In a bizarre and insensitive move, China has recently slapped fresh restrictions on Uighurs, inhabiting the country's western region of Xinjiang, in its ongoing campaign against so-called Islamic terrorism.
The new restrictions perceived to be inhuman, and bereft of sensitivity, include forbidding the Muslims from keeping abnormally long beards, wearing veils in public places and refusing to watch state television.
China has been dealing with the Uighurs' problems since long as they have been demanding a separate independent state called East Turkestan. Chinese authorities have been ruthlessly pursuing a policy to subjugate the Uighurs, with scant respect for their religious sensitivities.
The last few years saw a brutal crackdown on the Uighurs even during Eid festivity; Ramadan fasting was forbidden and restrictions were imposed on blaring of loudspeakers from mosques calling for namaaz.
|A local Uighur woman on a crutch shouts at China's paramilitary province in Xinjiang Autonomous Region.|
Mercilessly going ahead with the stifling measures, new steps announced recently include not allowing: children to attend government schools, not abiding by family planning policies, deliberately damaging legal documents and marrying employing only religious procedures.
Further, rules coming into effect that workers in public places, such as railway stations and airports, are now needed to dissuade those who fully cover their bodies, including veiling their faces from entering, and to report them to the police. Fresh restrictions have already been posted on the official news website.
Uighurs, all Muslims, have a different cultural identity more akin to the central Asian nations and even their language is linked to Turkish. The region's economy has largely revolved around agriculture and trade. Meanwhile, over the years, Han Chinese have been settling in the Uighur region leading to blatant racial discrimination, with Hans occupying key positions and availing privileges denied to the Uighurs. This move has calculated state support to unsettle the Uighurs.
Ironically, the Chinese government views the Uighurs as terrorists and continues to exterminate them through encounters and torture. Uighurs do maintain links with some Islamic terror groups of Pakistan. In 2007, during the Lal Masjid siege in Pakistan, Chinese intelligence had tipped off Pakistan about several Uighurs' presence in the hostage crisis and terror attack.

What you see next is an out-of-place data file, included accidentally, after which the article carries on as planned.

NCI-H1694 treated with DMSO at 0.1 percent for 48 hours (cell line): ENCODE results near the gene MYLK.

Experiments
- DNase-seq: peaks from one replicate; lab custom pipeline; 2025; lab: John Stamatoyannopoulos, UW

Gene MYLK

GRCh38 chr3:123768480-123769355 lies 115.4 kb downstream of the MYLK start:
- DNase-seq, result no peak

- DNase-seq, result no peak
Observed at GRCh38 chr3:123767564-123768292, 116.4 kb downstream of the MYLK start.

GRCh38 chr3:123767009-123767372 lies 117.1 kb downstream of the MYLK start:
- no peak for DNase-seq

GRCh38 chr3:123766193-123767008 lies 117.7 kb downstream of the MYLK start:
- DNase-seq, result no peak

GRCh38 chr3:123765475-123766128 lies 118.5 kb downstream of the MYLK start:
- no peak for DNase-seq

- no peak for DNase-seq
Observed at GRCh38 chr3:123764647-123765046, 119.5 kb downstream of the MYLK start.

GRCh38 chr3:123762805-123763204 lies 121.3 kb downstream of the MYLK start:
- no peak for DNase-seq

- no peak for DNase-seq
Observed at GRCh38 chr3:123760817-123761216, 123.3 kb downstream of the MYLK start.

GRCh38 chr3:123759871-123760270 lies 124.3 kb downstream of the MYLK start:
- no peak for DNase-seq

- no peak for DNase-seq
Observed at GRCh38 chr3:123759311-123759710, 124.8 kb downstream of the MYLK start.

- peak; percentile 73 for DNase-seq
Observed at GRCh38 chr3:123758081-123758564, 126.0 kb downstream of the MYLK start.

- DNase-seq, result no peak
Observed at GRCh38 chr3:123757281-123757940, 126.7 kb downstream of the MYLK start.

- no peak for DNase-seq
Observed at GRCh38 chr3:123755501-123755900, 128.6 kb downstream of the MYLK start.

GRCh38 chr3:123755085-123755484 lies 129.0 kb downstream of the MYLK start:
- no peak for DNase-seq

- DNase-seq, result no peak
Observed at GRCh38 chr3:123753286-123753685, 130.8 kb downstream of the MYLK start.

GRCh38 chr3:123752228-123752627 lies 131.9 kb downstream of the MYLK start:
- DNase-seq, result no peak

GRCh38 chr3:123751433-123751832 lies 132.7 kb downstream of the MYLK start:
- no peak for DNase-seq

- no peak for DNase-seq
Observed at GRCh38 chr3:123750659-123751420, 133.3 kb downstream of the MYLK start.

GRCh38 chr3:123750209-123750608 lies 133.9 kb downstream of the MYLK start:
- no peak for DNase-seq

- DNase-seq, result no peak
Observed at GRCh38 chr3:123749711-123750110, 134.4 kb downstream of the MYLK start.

|Chinese authorities have been ruthlessly pursuing a policy to subjugate the Uighurs, with scant respect for their religious sensitivities.|
Reeling under Chinese pressure, then Pakistani President Pervez Musharraf ordered storming of the mosque, resulting in arrest of some Uighurs (subsequently handed over to the Chinese and some neutralised by on-the-spot encounters).
It is ironical that the same China is pursuing a devious policy of protecting terrorists such as Masood Azhar and Hafiz Saeed from sanctions and is coming down heavily on Uighurs. Such conflicting and discriminatory acts deflate Chinese policy of any fairness.
Several thousand Uighurs, scattered in Germany, Turkey and other CIS countries, have been waging a crusade against China for the continued oppression but China has been brutal and extreme in its action in silencing any Uighur voice of dissent.
It's significant to note that Uighurs and Tibetans have a very strong bonding, though one is a Muslim grouping while the other is Buddhist. Both are victims of Chinese highhandedness. Atrocities on them have given them mutual respect for each other's agony.
Equally important is to know that Uighurs have immense respect for Indians and in earlier times, Uighur students came to various parts of India in pursuit of higher studies. The bonhomie seems to be declining, though.
Many Uighurs are thought to have gone to Syria to join IS ranks, and also to Chechnya to fight against the Russians; they were also noticed fighting in Afghanistan but importantly never sided with the Kashmiri separatists.
It would seem India has a moral obligation towards Uighurs but possibly due to diplomatic constraints vis-a-vis China, India's support to Uighurs has not been open or overwhelming. And it may not be so in the near future.
All said and done, the new harsh restrictions imposed on the Uighurs and infringement on their religious freedom certainly merits condemnation by the Islamic fraternity. Their silence is intriguing and defies the spirit of Islamic unity. International human rights groups and China bashers need to come forward and criticise China against curbing the religious liberty of Uighurs.
One is yet to see electronic channels like Al Jazeera targeting China on the oppressive policies. Such media houses are otherwise more than vocal in the case of slightest attack on the cause of Islam or Muslims.
Turkish president Erdogan, who is trying to emerge as a champion of the Islamic cause, as is evident from his growing proximity to Pakistan and sympathy for Kashmiris, needs to condemn China in clear terms for its repressive actions against the Uighurs.